One of the human’s challenge is negotiation. We know what we want, what is best for us, better yet, we know “which is the fairest option”. We expect the other side to know the same thing but if we were to lay the cards on the table we fear that they may benefit from the information. Therefore, “hiding some information” and “exposing only what we want to show” while trying to move towards mutual benefit (or “acceptable” results) are the challenges in negotiation. Some go so far to say that negotiation has no final answer, hence, the phrase the “art of negotiation”.
Not everyone is born with the ability to negotiate. Even with the smartest individuals, once facing another person, their negotiation plan can fail. This may be why we need lawyers or representatives to help us negotiate. This is because once negotiation is done via a “representative” (who seem to be third-party), factors such as “manners” or “fear” seem controllable.
Computers are gradually becoming negotiation representatives. Looking beyond “large” negotiations such as international negotiations on carbon, company trade deals, or other negotiations for tangible benefits, we see that “small” negotiations such as communication for traffic lights “queues” or for solar cell panels and electricity (price negotiations) can be enhanced for higher efficiency.
At the International Joint Conference on Artificial Intelligence or IJCAI in Melbourne, Australia last month, AI researchers from the Netherlands, UK, and the USA jointly presented a research named When Will Negotiation Agents Be Able to Represent Us? The Challenges and Opportunities for Autonomous Negotiators. This research explored the challenges, development opportunities, and future social benefits of autonomous negotiators.
The team believes that human and some organization avoid negotiation out of fear or lack of skill. The weakness contributes to social inequality, political gridlock, and social injustice. They mention that automated negotiation can offer better win-win deals, reduce time, costs, stress and cognitive effort on the part of the negotiator. Moreover, they say that this is not a luxurious option but will be a requirement in instances where a human decision is too slow and costly. For instance, in the future when the smart electrical grid is deployed worldwide, household devices shall be able to automatically negotiate and renegotiate complex energy contracts.
The team suggested 3 challenges for automated negotiations that are awaiting development.
- Domain knowledge and preference elicitation – The automated negotiators need to learn adequate information from the user to construct the accurate preference model. Before the negotiation, the automated negotiator must know “what we prefer” and although they may not know exactly what we prefer, they must know what we value.
Tim Baarslag, head researcher, explained to Science magazine about a job negotiation that the system might suggest that “From the proposals received so far, it can be deduced that the salary level is very important for your boss, while you have previously indicated you value family life most of all. Perhaps asking instead for a work day at home could be in your mutual interest.”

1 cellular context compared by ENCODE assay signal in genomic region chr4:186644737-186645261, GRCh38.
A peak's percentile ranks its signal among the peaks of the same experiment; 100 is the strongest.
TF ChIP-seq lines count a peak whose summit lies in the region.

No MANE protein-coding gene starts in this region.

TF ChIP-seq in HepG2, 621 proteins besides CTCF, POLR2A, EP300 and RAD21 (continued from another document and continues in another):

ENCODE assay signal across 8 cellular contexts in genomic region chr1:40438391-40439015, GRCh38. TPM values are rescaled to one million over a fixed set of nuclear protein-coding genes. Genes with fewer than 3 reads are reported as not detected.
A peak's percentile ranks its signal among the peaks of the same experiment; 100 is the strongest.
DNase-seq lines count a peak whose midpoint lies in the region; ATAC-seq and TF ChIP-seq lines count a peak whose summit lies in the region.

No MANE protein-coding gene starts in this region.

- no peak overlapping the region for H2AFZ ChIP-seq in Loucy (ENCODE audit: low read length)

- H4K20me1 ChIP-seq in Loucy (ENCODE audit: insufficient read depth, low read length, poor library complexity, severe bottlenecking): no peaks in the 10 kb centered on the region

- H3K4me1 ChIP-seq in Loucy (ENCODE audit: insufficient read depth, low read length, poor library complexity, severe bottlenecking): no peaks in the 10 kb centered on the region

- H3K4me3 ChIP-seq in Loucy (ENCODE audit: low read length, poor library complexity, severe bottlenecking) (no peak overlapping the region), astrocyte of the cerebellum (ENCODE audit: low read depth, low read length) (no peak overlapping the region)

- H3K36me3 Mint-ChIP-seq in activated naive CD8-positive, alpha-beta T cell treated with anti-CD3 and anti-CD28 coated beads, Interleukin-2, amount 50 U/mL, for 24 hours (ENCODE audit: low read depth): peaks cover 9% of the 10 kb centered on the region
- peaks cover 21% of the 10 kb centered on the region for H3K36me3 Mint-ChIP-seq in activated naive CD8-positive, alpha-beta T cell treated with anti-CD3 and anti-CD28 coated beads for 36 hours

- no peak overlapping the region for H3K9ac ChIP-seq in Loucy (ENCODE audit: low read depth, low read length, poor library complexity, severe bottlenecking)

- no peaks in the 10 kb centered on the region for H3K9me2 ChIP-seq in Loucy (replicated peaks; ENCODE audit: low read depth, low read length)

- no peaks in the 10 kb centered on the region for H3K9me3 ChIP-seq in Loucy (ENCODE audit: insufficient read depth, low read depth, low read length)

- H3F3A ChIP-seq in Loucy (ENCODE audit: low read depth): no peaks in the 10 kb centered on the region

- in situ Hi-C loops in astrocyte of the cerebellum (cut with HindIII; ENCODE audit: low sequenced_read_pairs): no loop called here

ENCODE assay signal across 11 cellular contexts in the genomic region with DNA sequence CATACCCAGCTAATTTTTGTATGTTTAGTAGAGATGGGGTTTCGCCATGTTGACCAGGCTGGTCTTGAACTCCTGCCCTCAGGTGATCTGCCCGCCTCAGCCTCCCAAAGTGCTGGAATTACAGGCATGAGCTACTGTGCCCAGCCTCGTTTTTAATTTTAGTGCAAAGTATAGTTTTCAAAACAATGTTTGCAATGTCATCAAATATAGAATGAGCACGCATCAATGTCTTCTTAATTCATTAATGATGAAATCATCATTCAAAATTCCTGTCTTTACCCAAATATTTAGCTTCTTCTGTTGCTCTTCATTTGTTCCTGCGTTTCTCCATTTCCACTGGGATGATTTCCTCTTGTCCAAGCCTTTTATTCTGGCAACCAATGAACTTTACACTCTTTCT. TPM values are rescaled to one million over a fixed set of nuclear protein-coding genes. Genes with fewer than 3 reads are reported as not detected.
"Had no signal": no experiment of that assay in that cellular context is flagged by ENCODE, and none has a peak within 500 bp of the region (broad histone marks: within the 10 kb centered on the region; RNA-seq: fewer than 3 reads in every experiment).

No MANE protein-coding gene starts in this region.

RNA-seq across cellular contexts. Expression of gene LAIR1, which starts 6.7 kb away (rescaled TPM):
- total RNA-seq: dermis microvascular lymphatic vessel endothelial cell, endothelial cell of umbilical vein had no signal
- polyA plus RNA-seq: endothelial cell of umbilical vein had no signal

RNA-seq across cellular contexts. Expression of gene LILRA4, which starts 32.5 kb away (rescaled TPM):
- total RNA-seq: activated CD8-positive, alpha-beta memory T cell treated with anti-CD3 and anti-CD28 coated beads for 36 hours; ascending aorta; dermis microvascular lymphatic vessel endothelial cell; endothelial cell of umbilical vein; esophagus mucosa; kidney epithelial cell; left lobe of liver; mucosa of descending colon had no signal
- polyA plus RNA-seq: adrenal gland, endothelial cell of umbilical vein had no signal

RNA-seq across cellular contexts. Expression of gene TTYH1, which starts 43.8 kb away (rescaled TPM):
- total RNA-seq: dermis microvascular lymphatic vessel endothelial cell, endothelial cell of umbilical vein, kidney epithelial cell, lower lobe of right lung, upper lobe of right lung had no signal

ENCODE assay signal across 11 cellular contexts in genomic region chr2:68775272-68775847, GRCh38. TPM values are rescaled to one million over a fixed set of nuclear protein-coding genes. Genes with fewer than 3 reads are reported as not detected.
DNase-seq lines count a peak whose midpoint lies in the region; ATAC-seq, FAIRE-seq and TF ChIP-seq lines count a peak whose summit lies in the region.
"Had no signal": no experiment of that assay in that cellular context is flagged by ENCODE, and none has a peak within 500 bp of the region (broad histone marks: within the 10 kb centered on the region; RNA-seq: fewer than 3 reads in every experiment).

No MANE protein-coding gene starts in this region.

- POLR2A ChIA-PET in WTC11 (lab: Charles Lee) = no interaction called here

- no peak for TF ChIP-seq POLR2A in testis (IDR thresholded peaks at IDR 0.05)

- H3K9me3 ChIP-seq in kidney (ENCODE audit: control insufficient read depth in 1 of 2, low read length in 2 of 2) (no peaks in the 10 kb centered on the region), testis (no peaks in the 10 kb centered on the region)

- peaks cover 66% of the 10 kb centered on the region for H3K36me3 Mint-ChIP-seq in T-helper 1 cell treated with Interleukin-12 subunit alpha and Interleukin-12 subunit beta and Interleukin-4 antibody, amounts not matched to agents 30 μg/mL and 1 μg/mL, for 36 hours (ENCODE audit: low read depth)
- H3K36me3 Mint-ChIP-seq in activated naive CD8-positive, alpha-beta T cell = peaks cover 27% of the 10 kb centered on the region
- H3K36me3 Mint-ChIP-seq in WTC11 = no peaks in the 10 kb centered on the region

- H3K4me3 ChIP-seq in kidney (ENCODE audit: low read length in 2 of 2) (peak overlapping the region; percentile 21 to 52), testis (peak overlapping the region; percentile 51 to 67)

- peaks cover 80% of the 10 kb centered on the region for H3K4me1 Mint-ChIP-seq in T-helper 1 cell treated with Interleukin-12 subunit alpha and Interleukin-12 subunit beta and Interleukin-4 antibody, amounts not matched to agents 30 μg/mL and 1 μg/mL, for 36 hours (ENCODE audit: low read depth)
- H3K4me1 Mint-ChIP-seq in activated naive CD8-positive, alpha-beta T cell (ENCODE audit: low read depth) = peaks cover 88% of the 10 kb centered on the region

- Long-term perspective – Automated negotiators need to learn that negotiations are not one-time and will have repeated encounters. For example, with a smart home where different occupants will have different needs and preferences and have to reach mutual agreements for instances such as the temperature of the house and the use of devices.
For this matter, the automated negotiator needs to incorporate history and future as a factor (the researcher admits that it is uncertain and is difficult to seek a common stance). The researchers suggest an agreement such as “for free” or “agree for a disadvantage” if the system has a “reputation system” or “credibility score” (which is similar to the human decision-making process).
- User trust and adoption – The researchers suggest that to gain trust, automated negotiators must incorporate 3 factors, “user participation”, “transparency”, and an “appropriate communication system”.
For “user participation”, they suggest that the system should “do the brunt of the negotiation work to find possible agreements with the other negotiation parties and which can present to their human partners for feedback and new input”. For “transparency and communication”, the automated negotiator should provide the user with the factors behind each decision.
Aside from these challenges, the conclusion raises concerns that, normally, in negotiations via third (human) parties, people may show less regard for fairness and ethical behavior. Therefore, with automated negotiators, such concerns may also arise. Researchers suggest solutions such as having agreements beforehand to state that users are responsible for the consequences based on the settings done by the user.
Despite the challenges and problems, Tim Baarslag believes that automated negotiators will prove beneficial. He mentions that we may be using these negotiators from small-scale matters such as online trade, property trade, setting a meeting, or unlocking political gridlock when parties need to negotiate deals such as the Paris agreement.
Digital Ventures x Champ Teepagorn
Champ Teepagorn from ‘Tempura Culture’, Thai PBS.
Author of World While Web in A Day Magazine and Head in the clouds in GM Magazine.
Good at writing, like drawing comics and illustrations.